In practical terms, all that really matters is that he is safe. And with that in mind all I really have to do is sit close by and catch him if he falls or pull him back if he tries to do something truly stupid. I might still be fatigued, but at least I’m no longer frustrated, and I’ve reduced the burden of my expectations down to simply being there.

Just being there doesn’t feel like enough. It feels like I’m neglecting him. But I’m beginning to think it’s much more valuable than trying to coerce, control, intervene constantly, and even interact constantly, as though he will turn out wrong if I don’t feed him with a steady stream of encouragement and chatter. Simply being there to keep him out of serious danger may be the least I can do; but sometimes the least is all we can reasonably manage, all we need to do, and therefore the right thing to do.

The Melancholic Emperor

My friend Tom recommended the following videos in his comment on a recent post:

https://www.youtube.com/watch?v=nLD09Qa3kMk&feature=player_embedded&list=PL361CE5C9167977FC

This is one of the best lectures I have seen, on one of the most intriguing characters in Western philosophy.

While I’m reading some work on the Stoics, I know very little about Marcus Aurelius.  But Professor Michael Sugrue, of Princeton at the time of this lecture, characterises the Philosopher-Emperor as a man of heroic virtue without peer in his own time or in history.

His reflections will be of particular merit to those of us with a philosophical inclination who are weary of the self-interested ethos that rules contemporary life!

Here’s an alternate link, in a single video: http://www.youtube.com/watch?v=Z27Saih7JK4

P.S. I would surely fail the Emperor test!

Stoicism and the Dao

More from Frede:

This focus on our internal life is sharpened by the fact that, according to the Stoics, wisdom is the only good, that a wise life is a good life, and that nothing else matters. So long as one acts wisely, one lives a life of (for us) unimaginable satisfaction and bliss, whatever may happen to one, whether one gets tortured or maimed or killed. The wise person will normally be concerned to avoid such things, but, if they do happen, they will make no difference to him, as he is just concerned to act wisely, by giving assent when appropriate and refusing assent when inappropriate. So the whole focus of one’s life now is on one’s inner life. And there is a further factor which reinforces this focus, namely, the assumption that the course of the world outside is predetermined. All the wise person can do is try to avoid death, but if he does not manage that, he takes this as a sure sign that nature in her wisdom means him to die and that therefore it is a good thing for him to die. All he has to do, having failed in his attempts to avoid impending death, is to give assent to the thought that it must be a good thing that he is going to die.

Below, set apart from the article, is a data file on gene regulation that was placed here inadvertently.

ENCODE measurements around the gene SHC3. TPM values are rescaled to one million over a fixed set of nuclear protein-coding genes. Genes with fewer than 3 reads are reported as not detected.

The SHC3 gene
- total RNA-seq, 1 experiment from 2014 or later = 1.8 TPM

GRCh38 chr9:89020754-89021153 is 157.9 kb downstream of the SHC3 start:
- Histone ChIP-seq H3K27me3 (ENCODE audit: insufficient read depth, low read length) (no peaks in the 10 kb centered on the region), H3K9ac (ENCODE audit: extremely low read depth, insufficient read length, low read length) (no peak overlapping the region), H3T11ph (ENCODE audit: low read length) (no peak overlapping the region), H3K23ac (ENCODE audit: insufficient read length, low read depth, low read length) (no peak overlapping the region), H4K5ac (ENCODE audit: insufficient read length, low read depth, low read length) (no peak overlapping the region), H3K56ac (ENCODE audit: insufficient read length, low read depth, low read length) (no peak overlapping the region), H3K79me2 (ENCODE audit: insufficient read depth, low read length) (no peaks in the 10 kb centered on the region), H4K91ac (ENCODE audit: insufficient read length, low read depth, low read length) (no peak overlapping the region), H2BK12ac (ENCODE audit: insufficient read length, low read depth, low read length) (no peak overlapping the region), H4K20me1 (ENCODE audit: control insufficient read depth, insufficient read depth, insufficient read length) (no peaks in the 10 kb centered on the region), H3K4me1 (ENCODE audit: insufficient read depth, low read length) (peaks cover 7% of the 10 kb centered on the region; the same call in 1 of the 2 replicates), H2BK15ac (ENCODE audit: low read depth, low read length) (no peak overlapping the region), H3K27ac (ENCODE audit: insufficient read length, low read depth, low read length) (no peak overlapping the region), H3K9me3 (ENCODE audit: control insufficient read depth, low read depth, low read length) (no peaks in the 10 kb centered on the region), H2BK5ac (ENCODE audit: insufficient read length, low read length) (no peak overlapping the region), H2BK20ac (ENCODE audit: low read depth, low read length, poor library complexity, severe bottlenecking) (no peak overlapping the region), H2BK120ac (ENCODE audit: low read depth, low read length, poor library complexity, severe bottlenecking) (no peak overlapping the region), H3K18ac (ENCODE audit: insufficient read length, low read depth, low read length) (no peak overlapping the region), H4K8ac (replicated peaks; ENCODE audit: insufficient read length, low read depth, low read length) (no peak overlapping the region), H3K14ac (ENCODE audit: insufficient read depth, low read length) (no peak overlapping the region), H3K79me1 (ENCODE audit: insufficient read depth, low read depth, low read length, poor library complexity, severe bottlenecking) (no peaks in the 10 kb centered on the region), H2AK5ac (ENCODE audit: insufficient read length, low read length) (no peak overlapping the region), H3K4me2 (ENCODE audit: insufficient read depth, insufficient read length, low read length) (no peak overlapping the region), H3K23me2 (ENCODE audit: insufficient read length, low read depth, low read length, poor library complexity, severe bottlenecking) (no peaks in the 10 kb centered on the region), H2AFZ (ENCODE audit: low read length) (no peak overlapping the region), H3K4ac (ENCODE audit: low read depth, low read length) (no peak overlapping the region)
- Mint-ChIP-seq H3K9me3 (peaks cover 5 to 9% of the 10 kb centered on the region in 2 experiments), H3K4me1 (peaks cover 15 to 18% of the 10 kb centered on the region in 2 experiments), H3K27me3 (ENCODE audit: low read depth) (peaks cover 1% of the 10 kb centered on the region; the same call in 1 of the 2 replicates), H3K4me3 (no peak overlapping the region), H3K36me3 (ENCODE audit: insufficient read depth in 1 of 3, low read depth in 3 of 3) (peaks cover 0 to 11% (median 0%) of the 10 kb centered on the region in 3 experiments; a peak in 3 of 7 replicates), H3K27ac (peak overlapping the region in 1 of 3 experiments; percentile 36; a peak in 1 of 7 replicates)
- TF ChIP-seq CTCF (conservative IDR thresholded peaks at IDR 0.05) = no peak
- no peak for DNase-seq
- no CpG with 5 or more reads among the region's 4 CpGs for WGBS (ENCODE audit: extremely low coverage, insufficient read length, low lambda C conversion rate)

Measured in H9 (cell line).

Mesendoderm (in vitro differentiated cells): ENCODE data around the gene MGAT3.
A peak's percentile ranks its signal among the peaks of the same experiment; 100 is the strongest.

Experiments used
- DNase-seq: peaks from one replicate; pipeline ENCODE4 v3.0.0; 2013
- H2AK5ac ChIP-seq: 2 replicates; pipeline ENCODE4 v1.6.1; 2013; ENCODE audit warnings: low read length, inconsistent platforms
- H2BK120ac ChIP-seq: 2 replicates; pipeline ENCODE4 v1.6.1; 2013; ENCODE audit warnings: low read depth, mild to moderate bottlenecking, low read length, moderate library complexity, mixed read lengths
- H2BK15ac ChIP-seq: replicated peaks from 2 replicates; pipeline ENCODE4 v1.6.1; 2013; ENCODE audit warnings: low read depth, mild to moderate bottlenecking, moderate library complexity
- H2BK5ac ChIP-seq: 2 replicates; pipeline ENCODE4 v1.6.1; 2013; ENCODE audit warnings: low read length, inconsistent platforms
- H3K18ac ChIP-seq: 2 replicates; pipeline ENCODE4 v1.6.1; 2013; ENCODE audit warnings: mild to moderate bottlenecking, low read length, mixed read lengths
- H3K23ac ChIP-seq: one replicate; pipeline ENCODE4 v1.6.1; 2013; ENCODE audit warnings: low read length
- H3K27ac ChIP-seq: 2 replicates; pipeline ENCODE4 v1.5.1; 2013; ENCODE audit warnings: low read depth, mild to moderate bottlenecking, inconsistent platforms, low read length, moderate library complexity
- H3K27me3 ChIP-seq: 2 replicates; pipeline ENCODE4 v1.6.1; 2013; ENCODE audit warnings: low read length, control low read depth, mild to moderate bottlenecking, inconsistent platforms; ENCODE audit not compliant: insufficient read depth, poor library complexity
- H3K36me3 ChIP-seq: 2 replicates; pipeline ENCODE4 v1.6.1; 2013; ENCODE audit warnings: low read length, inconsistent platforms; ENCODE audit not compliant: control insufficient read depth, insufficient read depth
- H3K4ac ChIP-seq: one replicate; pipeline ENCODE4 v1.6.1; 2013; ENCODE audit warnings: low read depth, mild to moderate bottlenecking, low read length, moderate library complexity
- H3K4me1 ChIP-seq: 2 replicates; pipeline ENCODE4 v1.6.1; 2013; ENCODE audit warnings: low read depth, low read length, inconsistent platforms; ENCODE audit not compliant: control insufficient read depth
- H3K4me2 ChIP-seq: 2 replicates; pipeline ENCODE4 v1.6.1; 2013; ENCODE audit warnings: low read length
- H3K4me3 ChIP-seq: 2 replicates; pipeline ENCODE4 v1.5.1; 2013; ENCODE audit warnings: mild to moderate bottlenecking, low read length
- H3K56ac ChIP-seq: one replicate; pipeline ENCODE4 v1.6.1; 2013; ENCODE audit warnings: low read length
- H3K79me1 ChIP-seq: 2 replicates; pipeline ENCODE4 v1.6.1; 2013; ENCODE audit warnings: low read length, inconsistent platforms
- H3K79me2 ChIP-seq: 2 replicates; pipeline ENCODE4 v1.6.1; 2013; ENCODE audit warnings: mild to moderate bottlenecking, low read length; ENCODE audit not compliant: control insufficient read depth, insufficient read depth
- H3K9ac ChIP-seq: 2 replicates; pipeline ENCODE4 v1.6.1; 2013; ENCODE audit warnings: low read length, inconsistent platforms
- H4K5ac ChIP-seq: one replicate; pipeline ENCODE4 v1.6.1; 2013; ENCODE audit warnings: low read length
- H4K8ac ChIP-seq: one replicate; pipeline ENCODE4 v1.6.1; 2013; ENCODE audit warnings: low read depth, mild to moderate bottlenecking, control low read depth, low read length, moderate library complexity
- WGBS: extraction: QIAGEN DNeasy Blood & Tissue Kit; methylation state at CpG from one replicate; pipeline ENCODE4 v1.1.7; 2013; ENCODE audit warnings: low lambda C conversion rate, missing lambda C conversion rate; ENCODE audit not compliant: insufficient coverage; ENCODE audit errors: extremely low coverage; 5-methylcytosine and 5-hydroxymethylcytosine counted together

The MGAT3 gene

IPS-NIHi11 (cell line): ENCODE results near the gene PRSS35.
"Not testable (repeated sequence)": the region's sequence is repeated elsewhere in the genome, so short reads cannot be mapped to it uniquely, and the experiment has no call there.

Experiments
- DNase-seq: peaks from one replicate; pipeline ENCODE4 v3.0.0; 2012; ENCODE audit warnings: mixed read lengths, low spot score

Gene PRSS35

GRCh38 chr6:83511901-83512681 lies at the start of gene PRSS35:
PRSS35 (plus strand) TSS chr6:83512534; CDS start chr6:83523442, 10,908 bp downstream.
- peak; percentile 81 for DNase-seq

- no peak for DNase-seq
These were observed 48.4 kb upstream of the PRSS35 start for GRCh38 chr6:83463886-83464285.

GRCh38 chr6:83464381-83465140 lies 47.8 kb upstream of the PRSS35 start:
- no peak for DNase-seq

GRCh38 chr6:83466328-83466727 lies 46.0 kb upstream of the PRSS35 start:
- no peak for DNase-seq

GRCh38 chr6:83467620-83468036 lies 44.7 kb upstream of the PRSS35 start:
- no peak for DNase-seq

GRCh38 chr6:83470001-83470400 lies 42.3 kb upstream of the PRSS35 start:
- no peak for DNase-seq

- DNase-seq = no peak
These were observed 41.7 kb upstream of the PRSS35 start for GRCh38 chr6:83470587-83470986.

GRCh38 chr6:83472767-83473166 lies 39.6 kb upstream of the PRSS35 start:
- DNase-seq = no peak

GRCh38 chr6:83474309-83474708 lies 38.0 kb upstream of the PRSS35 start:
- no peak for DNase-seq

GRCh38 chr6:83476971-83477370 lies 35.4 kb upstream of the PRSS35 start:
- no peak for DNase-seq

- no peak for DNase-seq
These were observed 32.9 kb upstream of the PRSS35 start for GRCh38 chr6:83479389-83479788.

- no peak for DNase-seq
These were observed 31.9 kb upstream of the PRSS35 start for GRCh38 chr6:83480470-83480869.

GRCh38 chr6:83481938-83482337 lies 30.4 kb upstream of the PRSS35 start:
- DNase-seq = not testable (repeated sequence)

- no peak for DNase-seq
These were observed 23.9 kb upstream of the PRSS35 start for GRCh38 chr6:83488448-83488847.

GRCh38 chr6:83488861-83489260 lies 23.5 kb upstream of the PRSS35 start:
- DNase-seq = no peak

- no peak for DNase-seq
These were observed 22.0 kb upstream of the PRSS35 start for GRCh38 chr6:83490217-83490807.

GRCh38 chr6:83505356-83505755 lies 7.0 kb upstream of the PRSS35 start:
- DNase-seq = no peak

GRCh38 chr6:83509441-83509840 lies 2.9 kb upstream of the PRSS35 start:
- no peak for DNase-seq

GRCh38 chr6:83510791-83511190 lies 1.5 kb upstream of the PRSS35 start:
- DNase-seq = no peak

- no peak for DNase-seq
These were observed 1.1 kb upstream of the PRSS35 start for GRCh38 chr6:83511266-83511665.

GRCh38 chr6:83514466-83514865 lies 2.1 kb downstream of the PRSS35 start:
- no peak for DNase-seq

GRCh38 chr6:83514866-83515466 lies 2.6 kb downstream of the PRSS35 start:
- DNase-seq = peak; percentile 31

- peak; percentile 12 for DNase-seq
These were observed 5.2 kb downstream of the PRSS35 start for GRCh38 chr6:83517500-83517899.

There are certain parallels to the Zhuangzi:

Before long Tsze-lâi fell ill, and lay gasping at the point of death, while his wife and children stood around him wailing. Tsze-lî went to ask for him, and said to them, ‘Hush! Get out of the way! Do not disturb him as he is passing through his change.’ Then, leaning against the door, he said (to the dying man), ‘Great indeed is the Creator! What will He now make you to become? Where will He take you to? Will He make you the liver of a rat, or the arm of an insect? Tsze-lâi replied, ‘Wherever a parent tells a son to go, east, west, south, or north, he simply follows the command. The Yin and Yang are more to a man than his parents are. If they are hastening my death, and I do not quietly submit to them, I shall be obstinate and rebellious. There is the great Mass (of nature);– I find the support of my body in it; my life is spent in toil on it; my old age seeks ease on it; at death I find rest on it:– what has made my life a good will make my death also a good.

‘Here now is a great founder, casting his metal. If the metal were to leap up (in the pot), and say, “I must be made into a (sword like the) Mo-yeh,” the great founder would be sure to regard it as uncanny. So, again, when a form is being fashioned in the mould of the womb, if it were to say, “I must become a man; I must become a man,” the Creator would be sure to regard it as uncanny. When we once understand that heaven and earth are a great melting-pot, and the Creator a great founder, where can we have to go to that shall not be right for us? We are born as from a quiet sleep, and we die to a calm awaking.’

To be honest, I really dislike these sections of the Zhuangzi. Guo Xiang, the fourth century Neo-Daoist interpreter and compiler of the Zhuangzi, argued that beings were ‘self-generated’. According to the Stanford Encyclopedia of Philosophy:

Guo takes issue with the view that the key to unlocking the mystery of Dao lies in the concept of wu, nothingness. This is because nothingness remains an abstraction, a negation signifying “nonbeing” or what being is not in Wang Bi’s interpretation, and as such cannot bring about creation. So defined, wu and the category of beings (you) are mutually exclusive; as Guo plainly states, “It is not only that wu cannot change into being but also that being cannot change into nonbeing [in this abstract sense] (commentary to Zhuangzi 22). The appeal to a divine creator should indeed be rejected, but this does not entail a nihilistic absence. Having disposed of these options, what does Guo Xiang have to offer in their place? He writes, “Because wu [by definition] is not being, it cannot produce being. Prior to the coming to be of being, it cannot produce other beings. In that case, then, who or what brought about the birth of being? [The answer can only be that] beings are spontaneously self-generated”

[…]

At the most basic ontological level, prior to the birth of the myriad beings, being is “so of itself,” which implies that being exists eternally. In Guo’s own words, “Generally, we may know the causes of certain things and affairs near to us. But tracing their origin to the ultimate end, we find that without any cause, they of themselves come to be what they are. Being so of themselves, we can no longer question the reason or cause of their being, but should accept them as they are”

This is in contrast to Wang Bi, who developed a form of ‘First Cause’ argument: